Last year’s “Hoffman Report,” the independent investigation conducted by former Inspector General of Chicago David Hoffman into the American Psychological Association’s collusion in the torture of prisoners at Guantánamo Bay and other CIA “black sites,” has sent shock waves through the psychology profession, whose members are not at all happy to be the public face of torture in America. Listservs around the country are erupting with consternation and outrage, with demands for accountability, justice, and reform, and with cries of betrayal. Our profession is in a full-blown crisis and psychologists around the country are confused, embarrassed, and unsure of how to respond in a meaningful way.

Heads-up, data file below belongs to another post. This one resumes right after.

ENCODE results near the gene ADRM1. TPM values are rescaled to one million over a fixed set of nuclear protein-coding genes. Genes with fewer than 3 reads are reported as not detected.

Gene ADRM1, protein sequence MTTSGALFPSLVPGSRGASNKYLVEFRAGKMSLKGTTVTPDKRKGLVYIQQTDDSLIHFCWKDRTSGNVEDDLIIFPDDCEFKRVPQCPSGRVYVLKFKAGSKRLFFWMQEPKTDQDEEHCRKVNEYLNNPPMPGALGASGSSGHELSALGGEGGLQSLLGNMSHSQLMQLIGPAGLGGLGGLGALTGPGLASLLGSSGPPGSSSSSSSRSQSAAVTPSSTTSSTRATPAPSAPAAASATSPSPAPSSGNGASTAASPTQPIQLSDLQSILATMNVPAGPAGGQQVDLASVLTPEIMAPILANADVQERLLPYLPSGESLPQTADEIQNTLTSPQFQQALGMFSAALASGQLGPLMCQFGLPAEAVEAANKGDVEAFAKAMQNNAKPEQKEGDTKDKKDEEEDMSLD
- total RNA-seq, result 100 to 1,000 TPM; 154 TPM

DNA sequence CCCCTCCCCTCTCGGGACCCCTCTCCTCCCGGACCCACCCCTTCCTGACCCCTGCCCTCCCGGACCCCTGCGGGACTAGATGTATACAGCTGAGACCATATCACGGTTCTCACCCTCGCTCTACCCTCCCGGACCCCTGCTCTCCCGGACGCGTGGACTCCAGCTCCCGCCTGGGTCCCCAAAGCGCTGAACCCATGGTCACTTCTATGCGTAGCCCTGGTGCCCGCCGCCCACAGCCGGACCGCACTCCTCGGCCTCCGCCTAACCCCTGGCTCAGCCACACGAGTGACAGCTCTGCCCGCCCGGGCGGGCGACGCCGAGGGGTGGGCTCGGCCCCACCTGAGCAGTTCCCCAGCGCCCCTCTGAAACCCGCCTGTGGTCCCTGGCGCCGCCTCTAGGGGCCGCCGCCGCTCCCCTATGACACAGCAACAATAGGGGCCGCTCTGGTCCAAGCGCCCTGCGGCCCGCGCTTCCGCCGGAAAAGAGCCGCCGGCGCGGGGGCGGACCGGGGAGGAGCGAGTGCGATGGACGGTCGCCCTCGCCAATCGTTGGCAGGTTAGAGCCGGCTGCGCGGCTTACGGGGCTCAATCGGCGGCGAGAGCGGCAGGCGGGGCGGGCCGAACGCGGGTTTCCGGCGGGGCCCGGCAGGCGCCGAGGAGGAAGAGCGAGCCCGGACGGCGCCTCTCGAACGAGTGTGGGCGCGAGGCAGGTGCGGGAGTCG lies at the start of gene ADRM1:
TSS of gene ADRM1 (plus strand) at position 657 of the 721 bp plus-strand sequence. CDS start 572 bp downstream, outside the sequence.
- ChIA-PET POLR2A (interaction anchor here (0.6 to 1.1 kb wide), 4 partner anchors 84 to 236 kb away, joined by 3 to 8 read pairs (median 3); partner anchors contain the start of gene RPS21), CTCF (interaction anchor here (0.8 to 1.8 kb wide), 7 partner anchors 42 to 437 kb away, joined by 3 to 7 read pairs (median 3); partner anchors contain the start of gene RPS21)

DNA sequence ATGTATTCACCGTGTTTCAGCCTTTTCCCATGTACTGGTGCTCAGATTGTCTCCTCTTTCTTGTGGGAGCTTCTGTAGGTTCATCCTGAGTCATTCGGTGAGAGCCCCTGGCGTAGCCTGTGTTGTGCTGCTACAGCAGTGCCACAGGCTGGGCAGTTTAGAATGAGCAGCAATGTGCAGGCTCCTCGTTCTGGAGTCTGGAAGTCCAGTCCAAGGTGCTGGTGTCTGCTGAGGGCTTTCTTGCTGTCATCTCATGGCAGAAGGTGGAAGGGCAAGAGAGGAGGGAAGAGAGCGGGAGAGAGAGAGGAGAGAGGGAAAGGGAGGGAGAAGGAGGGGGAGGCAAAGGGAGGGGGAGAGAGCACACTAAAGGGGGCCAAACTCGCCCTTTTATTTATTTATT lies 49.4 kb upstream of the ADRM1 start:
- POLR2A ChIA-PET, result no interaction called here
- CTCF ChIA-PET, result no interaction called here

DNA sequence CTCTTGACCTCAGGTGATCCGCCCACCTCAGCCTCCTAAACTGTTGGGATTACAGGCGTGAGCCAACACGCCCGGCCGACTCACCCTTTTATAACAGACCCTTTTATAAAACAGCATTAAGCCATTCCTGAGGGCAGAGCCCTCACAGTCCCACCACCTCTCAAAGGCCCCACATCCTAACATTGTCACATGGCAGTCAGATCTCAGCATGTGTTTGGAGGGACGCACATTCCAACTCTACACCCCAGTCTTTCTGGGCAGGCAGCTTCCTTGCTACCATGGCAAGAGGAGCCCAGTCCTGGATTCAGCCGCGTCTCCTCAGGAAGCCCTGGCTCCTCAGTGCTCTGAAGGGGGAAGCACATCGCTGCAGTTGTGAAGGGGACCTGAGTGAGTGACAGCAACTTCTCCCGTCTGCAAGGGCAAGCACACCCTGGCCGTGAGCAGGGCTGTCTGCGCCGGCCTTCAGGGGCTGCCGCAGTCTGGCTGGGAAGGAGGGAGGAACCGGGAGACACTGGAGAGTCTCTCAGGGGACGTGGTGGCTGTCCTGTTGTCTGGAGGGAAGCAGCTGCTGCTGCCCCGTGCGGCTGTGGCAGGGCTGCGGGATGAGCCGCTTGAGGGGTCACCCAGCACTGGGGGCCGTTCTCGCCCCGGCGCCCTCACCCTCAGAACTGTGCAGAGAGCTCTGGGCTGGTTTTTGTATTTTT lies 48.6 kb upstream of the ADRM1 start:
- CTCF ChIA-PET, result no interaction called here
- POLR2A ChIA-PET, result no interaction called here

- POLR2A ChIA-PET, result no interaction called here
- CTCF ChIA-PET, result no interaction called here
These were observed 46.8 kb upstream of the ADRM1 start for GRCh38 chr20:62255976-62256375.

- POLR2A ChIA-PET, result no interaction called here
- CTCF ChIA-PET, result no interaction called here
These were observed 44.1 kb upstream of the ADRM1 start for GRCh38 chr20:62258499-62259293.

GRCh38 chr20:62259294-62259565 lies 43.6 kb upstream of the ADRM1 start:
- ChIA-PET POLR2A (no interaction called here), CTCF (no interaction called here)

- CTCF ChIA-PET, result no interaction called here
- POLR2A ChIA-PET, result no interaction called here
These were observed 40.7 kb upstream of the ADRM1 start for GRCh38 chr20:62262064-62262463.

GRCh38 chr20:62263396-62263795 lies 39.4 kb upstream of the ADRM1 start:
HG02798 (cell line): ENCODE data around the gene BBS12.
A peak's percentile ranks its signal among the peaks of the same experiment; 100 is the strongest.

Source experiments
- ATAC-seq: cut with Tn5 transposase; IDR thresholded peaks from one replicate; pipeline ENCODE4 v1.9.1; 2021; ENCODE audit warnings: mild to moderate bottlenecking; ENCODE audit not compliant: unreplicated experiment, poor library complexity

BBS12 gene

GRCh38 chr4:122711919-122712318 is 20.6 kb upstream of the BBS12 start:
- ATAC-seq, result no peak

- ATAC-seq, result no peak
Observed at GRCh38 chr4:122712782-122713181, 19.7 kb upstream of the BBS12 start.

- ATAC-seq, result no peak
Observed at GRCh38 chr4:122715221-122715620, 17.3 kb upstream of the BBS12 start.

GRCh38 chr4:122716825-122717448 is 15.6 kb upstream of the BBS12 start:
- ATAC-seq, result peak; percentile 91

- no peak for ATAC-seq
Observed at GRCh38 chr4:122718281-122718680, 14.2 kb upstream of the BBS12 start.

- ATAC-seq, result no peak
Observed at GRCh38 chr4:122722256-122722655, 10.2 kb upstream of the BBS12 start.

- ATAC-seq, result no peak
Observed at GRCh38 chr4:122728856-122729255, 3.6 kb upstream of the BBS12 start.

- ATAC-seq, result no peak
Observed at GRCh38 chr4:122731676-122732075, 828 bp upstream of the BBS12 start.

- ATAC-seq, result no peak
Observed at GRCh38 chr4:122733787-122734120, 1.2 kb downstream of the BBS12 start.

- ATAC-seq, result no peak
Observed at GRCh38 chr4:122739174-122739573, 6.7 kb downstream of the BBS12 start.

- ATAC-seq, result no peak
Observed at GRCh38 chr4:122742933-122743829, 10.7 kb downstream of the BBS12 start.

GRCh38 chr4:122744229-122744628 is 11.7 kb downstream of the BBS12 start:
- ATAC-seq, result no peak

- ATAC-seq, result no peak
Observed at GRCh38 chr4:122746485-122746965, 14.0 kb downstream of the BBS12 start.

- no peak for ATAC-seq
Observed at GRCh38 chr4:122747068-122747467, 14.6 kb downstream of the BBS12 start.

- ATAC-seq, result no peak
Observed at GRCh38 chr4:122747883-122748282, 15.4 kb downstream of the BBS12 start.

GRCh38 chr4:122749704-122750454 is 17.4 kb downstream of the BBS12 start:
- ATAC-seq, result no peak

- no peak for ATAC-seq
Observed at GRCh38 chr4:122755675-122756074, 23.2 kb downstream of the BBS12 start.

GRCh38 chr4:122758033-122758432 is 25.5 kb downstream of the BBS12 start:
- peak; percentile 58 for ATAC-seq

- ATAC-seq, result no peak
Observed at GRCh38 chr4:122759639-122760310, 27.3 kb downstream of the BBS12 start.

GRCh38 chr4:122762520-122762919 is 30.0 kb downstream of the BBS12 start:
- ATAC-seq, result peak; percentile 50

What shocks me is how shocked my professional community suddenly seemed to be, since much of the information in the Hoffman report has been available to the public for many years, thanks to the ceaseless work of activist...

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